Far from constituting just a mere aesthetic option, the combination of ways Antonia Valero creates reveals a high semantic complexity and an elaborate syntax; however, this visual architecture is labyrinthine and enigmatic but always passable: The visual structure of many of Antonia Valero’s works is like a never ending crossing of paths. The spectator, transformed into a Teseo’s alter ego, tries to verify the existence of an entry and an exit, a beginning and an end, but the artist is not interested in showing the solution to the problem in an obvious way; just in activating the wish of a constant search for a productive reading. But how shall we read these images? Which concepts inhabit them? Are they simply ornamental abstractions lacking in meaning?
On the idea of limit
What is readable is what is understandable, comprehensible, that which allows itself to be read. Any declaration of legibility is a fact of collective consciousness that confirms a set of rules. To run free of said rules is a breakaway gesture that historically defines the avant-garde and founds a new act of legible statement. Contemporary art has brought unlimited freedom of choice and every proposed language initiates requests to our experience, a kind of challenge towards a change of appreciation, a new way of reading. Abstraction is representative of this, and therefore it must be read against parameters that are not those imposed for centuries by the traditional theory of ways in art.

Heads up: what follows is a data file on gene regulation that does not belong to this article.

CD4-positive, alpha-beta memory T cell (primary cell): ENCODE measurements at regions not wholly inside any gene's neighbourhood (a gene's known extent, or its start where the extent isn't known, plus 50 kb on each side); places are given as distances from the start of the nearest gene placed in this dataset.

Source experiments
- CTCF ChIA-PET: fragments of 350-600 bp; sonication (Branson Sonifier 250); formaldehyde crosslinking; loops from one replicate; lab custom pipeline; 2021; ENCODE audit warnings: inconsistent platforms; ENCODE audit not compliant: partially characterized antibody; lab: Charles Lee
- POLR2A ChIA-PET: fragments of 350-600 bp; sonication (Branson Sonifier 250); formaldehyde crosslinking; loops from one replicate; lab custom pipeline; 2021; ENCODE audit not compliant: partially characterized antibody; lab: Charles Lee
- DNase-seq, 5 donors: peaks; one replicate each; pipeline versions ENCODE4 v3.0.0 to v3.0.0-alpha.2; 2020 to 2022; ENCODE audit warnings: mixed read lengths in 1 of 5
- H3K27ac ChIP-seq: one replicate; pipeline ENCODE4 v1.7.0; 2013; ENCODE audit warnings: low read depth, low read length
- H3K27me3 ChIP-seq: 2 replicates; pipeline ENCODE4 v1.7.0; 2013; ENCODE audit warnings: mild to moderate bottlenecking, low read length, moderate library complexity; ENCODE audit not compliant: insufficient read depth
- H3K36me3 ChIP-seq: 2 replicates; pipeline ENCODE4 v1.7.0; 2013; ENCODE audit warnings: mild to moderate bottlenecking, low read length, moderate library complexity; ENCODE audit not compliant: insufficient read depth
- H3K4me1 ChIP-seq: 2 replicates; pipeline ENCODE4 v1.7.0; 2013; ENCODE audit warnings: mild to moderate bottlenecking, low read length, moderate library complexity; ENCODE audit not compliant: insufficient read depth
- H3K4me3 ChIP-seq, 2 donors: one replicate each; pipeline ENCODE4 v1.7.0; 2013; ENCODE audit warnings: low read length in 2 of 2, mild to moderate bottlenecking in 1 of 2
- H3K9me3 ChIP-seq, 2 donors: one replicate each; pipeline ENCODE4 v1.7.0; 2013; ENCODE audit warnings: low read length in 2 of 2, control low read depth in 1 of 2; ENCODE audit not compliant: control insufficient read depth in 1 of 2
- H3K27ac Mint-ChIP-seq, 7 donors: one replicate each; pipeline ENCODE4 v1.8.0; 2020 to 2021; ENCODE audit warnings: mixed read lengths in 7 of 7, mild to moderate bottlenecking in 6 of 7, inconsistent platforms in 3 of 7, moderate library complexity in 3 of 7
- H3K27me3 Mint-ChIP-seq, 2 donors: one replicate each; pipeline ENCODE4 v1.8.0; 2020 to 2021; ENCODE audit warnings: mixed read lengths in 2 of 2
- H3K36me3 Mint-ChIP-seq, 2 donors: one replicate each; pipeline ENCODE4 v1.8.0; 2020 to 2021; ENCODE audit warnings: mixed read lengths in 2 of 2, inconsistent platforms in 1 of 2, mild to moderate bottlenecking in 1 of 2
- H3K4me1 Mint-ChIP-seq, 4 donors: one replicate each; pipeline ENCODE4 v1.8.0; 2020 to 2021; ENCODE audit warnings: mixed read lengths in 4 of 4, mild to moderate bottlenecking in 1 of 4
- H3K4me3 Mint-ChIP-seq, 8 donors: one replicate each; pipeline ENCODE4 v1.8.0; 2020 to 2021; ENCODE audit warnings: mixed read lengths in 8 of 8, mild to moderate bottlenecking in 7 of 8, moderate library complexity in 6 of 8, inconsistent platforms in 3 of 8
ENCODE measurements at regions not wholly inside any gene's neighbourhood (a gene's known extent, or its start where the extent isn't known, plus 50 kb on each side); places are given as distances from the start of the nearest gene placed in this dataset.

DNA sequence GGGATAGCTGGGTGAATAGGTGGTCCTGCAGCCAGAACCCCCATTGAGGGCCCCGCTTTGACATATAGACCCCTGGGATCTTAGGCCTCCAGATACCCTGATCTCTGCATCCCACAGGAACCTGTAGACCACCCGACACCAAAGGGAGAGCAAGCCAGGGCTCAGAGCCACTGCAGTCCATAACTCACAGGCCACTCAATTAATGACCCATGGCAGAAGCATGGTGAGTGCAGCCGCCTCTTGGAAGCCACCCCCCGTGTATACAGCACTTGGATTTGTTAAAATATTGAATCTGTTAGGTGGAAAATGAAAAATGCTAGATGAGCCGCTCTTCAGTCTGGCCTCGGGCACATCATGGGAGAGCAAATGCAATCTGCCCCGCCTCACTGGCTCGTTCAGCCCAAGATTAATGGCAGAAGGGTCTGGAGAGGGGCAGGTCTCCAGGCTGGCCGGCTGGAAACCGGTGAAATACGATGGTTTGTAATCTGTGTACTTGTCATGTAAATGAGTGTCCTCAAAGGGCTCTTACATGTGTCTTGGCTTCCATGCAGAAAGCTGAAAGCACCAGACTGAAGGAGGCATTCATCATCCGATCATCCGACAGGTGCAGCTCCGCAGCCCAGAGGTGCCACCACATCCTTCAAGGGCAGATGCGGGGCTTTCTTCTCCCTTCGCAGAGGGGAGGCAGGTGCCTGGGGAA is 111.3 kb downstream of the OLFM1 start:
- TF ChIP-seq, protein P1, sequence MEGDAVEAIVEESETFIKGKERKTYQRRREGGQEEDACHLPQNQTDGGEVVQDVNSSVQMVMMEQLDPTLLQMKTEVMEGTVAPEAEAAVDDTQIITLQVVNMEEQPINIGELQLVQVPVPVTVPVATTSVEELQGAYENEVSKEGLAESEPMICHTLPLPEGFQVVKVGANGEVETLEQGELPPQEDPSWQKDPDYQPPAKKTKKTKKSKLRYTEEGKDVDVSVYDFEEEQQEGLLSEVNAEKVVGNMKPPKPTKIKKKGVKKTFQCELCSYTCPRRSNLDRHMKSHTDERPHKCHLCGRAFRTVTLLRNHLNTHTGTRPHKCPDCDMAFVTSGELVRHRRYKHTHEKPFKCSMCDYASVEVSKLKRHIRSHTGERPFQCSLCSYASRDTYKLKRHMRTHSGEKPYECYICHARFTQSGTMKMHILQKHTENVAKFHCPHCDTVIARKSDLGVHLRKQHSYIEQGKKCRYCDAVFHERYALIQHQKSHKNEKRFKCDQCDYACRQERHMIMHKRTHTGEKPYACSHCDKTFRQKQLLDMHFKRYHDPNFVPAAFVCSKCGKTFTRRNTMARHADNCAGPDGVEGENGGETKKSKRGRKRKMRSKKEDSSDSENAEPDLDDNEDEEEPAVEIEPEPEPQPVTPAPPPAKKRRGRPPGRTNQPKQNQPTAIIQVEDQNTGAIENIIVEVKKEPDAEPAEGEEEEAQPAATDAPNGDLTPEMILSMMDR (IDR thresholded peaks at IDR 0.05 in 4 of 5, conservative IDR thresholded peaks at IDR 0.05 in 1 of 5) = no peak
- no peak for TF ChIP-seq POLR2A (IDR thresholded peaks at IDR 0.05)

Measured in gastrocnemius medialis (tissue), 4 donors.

Antonia Valero’s works accept to be read from multiple angles. However, their concept goes horizontally through any kind of interpretation that we may want to establish, meaning the idea of “limit” and its use, both in a positive or a negative way. Sometimes the line (self sufficient element that symbolizes the limit) repeats inside of the plane of representation and the grid it makes up serves as timing for space, a tempo that, because of this effect, structures image in a way close to music.
The line has always been more or less latent in plastic creation, but hidden by the narrative values of figurative art or blurred by decoration. In Antonia Valero’s work the very constitution of the line as a plastic tool conforms the core axis of image, warp and plot of a visual syntax that points up and down to be able to place ourselves in that other space different from the habitual.
But we pointed out that the limit that defines the line also acts in Antonia Valero’s work in a negative sense. In some of her creations, the line becomes invisible through the usage of overlapped grid meshes and our perception becomes, of necessity, more intuitive. Without concrete spatial references, the plastic image proves to be painfully without reference and contemplative. In this way the artist gets rid of the hierarchy imposed by geometrical signs and shows the abyss that, up until then, was vetoed by the grid.